This section has not been used nearly enough for the declassification of historic documents. This lack of a “rational declassification process” has led to many embarrassing classification decisions (such as the continued classification of the History-101 fact that there were Jupiter missiles in Turkey during the Cuban Missile Crisis).

The National Declassification Center’s disappointingly low 61% declassification rate of historic (25 years or older) documents is an embarrassing indicator of over-classification and under-reliance of the “public interest declassification clause” at NARA itself.

This extreme over-classification of historic records undermines the public’s trust in the system as a whole, and inhibits the public release of historically important information that does not require further protection to researchers.

NARA’s Open Government Plan can remedy this problem by establishing a procedure so that declassifiers at NARA, including the National Declassification Center, can easily request that EO 13526 section 3.1 (d) be used to declassify technically “properly” classified information that is in the public interest and no longer needs protection.

This will instill a spirit of openness, establish NARA as a declassification leader, and guarantee that the Director of National Intelligence General Counsel’s instruction to ask “not can we classify but should we” is followed.

Below are several more minor suggestions and one criticism of the NARA Open Government Plan from an Open Government advocate focused on improving the declassification of historic documents:

Going a step further than my previous suggestion. The Information and Security Oversight Office should formalize the DNI and his general counsel’s instructions on “public interest declassification” in all of its classification and declassification trainings and assessments of agencies government-wide.

The Plan’s Crowdsourcing Tool Initiative should specifically mention and include documents declassified by the National Declassification Center.

The Plan’s Online Catalog Initiative should specifically mention publishing as much information online as possible (box level?) about the documents and collections declassified (and denied) by the National Declassification Center, even if those documents have not fully completed the NARA indexing process.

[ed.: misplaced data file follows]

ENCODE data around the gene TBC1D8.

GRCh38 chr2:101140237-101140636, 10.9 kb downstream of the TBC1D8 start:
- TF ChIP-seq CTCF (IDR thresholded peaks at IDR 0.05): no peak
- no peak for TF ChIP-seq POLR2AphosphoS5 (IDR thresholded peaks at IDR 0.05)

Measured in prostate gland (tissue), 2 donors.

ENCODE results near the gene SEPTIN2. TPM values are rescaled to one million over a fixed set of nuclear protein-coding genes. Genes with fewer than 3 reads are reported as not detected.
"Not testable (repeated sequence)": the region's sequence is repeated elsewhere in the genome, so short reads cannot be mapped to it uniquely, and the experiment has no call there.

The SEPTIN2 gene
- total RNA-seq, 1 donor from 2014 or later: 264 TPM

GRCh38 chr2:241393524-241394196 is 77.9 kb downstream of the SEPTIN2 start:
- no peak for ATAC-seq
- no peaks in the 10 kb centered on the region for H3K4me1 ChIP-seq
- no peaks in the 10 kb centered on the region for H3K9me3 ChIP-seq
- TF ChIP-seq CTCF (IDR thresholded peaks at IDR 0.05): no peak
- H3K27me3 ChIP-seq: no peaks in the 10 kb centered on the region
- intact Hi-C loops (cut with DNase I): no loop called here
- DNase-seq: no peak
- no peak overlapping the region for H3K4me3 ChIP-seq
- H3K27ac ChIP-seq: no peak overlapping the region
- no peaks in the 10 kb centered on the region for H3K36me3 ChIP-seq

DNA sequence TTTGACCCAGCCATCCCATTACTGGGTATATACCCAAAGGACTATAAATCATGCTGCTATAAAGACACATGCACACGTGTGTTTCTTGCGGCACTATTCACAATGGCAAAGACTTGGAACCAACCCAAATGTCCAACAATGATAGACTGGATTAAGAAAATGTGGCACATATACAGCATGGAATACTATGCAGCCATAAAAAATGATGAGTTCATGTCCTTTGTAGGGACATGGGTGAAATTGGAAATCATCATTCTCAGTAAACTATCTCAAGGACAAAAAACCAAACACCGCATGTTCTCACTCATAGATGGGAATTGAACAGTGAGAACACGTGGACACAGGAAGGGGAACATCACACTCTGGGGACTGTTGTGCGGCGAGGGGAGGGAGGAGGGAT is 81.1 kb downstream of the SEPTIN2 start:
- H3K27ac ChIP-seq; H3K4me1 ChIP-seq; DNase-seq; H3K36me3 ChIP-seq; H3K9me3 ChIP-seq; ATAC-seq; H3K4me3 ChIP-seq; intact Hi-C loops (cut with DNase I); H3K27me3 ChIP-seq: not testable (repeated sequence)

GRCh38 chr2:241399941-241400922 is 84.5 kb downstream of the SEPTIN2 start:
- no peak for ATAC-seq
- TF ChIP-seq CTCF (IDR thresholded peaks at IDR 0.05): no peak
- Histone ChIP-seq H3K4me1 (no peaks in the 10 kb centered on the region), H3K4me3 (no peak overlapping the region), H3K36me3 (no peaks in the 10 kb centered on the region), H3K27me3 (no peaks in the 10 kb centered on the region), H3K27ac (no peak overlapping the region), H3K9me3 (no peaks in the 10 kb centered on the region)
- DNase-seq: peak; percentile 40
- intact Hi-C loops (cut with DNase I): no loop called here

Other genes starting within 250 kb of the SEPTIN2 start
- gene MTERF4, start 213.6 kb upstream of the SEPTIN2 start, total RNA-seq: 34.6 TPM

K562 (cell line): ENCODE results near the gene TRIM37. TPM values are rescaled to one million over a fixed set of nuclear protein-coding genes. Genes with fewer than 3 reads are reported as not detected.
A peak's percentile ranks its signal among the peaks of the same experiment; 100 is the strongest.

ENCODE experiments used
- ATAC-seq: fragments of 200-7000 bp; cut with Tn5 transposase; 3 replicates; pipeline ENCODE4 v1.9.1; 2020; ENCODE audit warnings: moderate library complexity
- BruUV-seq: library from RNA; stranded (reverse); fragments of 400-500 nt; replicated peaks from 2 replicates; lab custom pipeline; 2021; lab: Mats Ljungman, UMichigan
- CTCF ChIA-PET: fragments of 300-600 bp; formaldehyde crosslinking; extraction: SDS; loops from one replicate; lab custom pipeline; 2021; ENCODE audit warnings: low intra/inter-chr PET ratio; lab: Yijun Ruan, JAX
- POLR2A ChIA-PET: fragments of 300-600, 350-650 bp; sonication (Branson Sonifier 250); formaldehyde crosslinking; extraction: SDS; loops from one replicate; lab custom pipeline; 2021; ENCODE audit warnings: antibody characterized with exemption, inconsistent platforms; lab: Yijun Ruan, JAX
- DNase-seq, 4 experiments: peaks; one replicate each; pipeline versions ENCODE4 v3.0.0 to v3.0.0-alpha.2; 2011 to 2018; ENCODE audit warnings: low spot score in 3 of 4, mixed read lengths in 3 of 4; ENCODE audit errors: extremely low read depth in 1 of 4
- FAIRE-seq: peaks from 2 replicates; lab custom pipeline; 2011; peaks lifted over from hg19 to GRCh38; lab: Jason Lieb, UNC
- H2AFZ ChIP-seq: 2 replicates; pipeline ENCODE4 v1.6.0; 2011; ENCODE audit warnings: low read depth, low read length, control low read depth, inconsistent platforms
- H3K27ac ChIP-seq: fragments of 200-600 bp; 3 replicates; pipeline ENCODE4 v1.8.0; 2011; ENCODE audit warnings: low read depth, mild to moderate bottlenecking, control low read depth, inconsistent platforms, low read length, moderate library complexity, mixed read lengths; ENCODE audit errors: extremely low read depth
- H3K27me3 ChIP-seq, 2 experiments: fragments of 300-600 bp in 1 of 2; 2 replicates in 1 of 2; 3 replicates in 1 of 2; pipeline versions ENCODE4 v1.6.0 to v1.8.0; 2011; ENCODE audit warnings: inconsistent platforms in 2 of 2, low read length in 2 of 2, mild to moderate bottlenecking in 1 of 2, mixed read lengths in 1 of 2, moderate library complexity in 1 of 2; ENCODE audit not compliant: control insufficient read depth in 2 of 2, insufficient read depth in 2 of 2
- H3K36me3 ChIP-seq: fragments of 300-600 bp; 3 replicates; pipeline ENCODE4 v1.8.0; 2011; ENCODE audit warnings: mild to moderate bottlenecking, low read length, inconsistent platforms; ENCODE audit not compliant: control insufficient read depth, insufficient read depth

Again, the Plan’s digitization, citizen archivist, and wikipedia efforts should specifically mention the documents declassified by the National Declassification Center.

If implemented, the modernization of records initiative, especially the systematized capture of emails, will be a terrific success.

In its outreach and online content initiative NARA should again specifically mention records declassified by the National Declassification Center.

And the criticism: NARA should consider modifying or scrapping its Referral Notification Tracking System. Referrals are the largest problem contributing to the years and decades-old age of many FOIA requests, so NARA should be lauded in its attempts to tackle the problem. However, NARA should be working to minimize or end the extremely inefficient referral (and consultation) process, rather than use resources to build another system that will further memorialize it. Better solutions to fixing the referral black hole include working with agencies to complete non-referral agreements (some currently exist) so that a document can be reviewed by one set of eyes, rather than fourteen. Another, even better, solution would be to embrace the President’s memorandum establishing the National Declassification Center that stated referral review of historic documents that do not contain WMD or sources and methods was no longer required. Any referral reform that does not end or minimize the process of multiple re-reviews of the same document is not likely to lead to true referral improvement.